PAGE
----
"The Council adjourned to the day following, March l; when, after attending the funeral of Seth Johnson, several who had recently been baptized were confirmed, and the sacrament was administered to the church. Previous to the administration I spoke of the propriety of this institution in the church, and urged the importance of doing it with acceptance before the Lord, and asked, How long do you suppose a man may partake of this ordinance, unworthily, and the Lord not withdraw his Spirit from him? How long will he thus trifle with sacred things and the Lord not give him over to the buffetings of Satan until the day of redemption? The church should know if they are unworthy from time to time to partake, lest the servants of God be forbidden to administer it. Therefore our hearts ought to humble themselves, and we to repent of our sins, and put away evil from among us.

"After sacrament the council continued the ordination and blessing of those previously called; also John Murdock and S. W. Denton were ordained and blessed; Benjamin Winchester, Hyrum Smith, and Frederick G. Williams were blessed; and Joseph Young and Sylvester Smith were ordained Presidents of the Seventies.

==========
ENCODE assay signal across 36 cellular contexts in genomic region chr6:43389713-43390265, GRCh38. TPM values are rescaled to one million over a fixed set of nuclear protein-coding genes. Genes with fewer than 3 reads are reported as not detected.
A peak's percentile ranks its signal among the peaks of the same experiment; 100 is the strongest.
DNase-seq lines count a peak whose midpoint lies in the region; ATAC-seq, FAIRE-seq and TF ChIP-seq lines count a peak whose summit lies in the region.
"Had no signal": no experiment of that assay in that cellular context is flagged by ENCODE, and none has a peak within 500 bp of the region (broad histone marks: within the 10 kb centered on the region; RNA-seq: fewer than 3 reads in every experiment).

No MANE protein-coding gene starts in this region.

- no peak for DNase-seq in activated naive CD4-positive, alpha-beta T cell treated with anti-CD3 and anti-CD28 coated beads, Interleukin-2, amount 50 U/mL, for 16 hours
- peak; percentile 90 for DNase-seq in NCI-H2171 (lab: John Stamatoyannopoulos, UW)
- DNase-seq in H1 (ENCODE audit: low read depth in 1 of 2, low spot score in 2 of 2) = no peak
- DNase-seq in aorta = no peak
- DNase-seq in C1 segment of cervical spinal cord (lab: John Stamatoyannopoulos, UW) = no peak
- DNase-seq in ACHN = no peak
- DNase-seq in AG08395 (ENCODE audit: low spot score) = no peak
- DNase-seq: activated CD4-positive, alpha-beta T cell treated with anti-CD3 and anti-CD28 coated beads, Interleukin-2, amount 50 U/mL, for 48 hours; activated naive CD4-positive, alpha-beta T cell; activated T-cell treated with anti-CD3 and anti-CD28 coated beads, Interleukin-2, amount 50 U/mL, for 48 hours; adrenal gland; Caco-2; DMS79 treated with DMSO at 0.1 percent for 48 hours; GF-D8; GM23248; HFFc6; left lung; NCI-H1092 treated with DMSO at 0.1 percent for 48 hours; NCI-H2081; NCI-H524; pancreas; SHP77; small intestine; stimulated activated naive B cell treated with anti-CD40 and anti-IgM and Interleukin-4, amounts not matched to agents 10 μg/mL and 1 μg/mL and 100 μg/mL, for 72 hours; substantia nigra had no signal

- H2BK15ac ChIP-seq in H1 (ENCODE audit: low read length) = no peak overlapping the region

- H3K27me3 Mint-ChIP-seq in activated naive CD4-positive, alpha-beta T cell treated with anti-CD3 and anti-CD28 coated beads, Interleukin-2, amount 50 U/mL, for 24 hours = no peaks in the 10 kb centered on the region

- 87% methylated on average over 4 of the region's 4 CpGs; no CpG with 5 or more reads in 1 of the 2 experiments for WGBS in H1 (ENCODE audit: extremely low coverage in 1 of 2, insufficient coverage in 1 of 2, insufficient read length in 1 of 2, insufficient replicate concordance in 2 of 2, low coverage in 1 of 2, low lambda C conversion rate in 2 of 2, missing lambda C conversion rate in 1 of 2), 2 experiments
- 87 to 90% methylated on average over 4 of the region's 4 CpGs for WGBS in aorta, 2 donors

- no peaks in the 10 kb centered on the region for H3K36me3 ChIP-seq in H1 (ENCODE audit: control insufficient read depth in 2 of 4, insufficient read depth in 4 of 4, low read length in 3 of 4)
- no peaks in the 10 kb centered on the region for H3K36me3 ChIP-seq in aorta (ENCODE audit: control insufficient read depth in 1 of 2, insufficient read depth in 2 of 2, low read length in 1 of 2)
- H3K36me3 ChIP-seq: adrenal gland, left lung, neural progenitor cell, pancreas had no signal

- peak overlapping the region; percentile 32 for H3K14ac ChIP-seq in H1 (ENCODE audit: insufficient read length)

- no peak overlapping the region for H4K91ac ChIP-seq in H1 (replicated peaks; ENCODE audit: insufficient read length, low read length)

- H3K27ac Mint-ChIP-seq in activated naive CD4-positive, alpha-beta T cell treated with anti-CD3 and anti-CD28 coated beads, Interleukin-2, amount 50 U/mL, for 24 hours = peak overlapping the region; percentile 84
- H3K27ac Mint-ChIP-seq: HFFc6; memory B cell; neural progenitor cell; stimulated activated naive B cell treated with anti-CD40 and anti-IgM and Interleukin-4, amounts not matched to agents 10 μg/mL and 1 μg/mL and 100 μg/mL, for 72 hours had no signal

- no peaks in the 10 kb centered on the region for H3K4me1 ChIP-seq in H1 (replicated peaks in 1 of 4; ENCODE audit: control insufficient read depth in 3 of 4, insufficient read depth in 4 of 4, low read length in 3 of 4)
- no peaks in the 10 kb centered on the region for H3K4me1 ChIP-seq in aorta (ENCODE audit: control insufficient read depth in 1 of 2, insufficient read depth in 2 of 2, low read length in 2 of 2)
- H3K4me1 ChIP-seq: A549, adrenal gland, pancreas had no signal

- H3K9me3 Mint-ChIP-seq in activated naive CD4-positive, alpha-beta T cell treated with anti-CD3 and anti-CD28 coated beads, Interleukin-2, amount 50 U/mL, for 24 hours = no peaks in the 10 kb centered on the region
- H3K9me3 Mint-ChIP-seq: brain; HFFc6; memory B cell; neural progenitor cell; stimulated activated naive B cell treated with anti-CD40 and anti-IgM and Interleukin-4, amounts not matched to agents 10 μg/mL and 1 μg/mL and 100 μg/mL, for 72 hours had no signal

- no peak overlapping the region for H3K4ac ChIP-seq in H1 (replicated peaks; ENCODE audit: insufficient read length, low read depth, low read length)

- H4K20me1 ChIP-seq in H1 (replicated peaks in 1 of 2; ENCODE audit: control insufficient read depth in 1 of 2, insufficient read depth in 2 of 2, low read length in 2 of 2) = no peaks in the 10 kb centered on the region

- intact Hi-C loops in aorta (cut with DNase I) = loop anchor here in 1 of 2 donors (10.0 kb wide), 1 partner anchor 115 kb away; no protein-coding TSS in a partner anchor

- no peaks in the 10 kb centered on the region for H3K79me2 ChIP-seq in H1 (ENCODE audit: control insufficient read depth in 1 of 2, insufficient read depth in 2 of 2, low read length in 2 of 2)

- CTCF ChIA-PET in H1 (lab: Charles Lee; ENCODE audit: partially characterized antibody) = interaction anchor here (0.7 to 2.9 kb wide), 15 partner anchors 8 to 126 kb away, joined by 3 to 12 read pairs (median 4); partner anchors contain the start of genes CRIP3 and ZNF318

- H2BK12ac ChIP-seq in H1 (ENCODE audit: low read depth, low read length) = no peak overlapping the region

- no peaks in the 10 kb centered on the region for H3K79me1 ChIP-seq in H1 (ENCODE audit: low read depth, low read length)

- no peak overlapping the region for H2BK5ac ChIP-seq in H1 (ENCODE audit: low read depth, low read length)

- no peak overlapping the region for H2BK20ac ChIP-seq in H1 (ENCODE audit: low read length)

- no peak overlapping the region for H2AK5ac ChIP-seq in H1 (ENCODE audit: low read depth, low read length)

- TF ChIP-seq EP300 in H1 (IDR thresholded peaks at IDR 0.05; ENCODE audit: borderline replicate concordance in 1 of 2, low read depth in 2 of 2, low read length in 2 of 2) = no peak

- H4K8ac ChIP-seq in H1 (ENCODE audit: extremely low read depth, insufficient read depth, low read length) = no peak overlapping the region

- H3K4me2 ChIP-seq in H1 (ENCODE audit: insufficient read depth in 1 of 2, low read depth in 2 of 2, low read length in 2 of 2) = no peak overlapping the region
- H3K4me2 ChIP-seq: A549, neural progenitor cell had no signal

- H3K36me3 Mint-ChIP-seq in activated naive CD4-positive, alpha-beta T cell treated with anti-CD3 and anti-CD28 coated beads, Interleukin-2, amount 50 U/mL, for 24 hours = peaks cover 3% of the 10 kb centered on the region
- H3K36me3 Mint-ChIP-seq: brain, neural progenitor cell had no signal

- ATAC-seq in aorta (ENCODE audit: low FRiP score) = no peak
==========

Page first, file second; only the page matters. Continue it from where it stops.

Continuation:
"'Kirtland, March 7, 1835. This day a meeting of the Church of Latter Day Saints was called for the purpose of blessing, in the name of the Lord, those who have heretofore assisted in building (by their labor and other means) the house of the Lord in this place.

"'The morning was occupied by President Joseph Smith, Jun., in teaching the church the propriety and necessity of purifying itself. In the afternoon the names of those who had assisted to build the house were taken, and further instructions received from President Smith. He said that those who had distinguished themselves thus far by consecrating

(page 550)


to the upbuilding of the House of the Lord, as well as laboring thereon, were to be remembered; that those who build it should own it and have the control of it.